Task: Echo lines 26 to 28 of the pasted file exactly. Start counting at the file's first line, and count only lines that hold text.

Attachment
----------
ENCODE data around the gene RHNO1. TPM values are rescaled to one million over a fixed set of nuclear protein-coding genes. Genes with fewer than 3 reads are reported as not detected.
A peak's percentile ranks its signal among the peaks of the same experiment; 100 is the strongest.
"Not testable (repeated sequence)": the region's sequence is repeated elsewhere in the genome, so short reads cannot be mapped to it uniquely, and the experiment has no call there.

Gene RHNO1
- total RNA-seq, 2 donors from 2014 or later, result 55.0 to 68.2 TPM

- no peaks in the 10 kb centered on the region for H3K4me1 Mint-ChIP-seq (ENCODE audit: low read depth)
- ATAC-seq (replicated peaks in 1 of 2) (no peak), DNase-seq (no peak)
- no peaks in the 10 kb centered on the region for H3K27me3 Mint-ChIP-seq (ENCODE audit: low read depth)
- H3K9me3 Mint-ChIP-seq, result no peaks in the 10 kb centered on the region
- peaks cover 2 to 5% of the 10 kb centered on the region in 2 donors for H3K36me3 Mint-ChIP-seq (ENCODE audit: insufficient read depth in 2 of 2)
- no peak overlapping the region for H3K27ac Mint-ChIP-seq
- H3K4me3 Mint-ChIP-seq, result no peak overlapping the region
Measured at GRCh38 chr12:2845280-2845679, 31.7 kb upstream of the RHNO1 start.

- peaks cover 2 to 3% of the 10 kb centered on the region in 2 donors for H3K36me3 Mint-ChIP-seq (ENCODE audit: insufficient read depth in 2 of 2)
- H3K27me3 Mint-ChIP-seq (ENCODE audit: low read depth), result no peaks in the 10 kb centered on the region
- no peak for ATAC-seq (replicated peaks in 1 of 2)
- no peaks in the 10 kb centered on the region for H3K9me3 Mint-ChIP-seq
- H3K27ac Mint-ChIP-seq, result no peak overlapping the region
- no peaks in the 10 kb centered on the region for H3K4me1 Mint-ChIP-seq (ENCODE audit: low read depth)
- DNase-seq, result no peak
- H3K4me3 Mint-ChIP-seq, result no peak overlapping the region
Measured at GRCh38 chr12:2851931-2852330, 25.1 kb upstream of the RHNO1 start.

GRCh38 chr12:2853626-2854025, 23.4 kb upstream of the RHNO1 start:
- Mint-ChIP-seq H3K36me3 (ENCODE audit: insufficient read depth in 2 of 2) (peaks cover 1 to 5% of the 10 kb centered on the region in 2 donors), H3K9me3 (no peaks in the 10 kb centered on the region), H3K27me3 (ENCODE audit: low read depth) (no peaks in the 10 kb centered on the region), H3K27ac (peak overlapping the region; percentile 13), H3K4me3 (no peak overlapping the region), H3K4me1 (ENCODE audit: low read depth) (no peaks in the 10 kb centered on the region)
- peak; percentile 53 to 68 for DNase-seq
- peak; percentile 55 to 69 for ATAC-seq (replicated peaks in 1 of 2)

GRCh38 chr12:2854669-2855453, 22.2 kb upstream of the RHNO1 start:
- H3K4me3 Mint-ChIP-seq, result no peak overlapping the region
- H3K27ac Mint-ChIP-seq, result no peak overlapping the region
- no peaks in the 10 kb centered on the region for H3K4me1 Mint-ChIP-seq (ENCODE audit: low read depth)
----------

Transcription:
- peak; percentile 55 to 69 for ATAC-seq (replicated peaks in 1 of 2)

GRCh38 chr12:2854669-2855453, 22.2 kb upstream of the RHNO1 start:
- H3K4me3 Mint-ChIP-seq, result no peak overlapping the region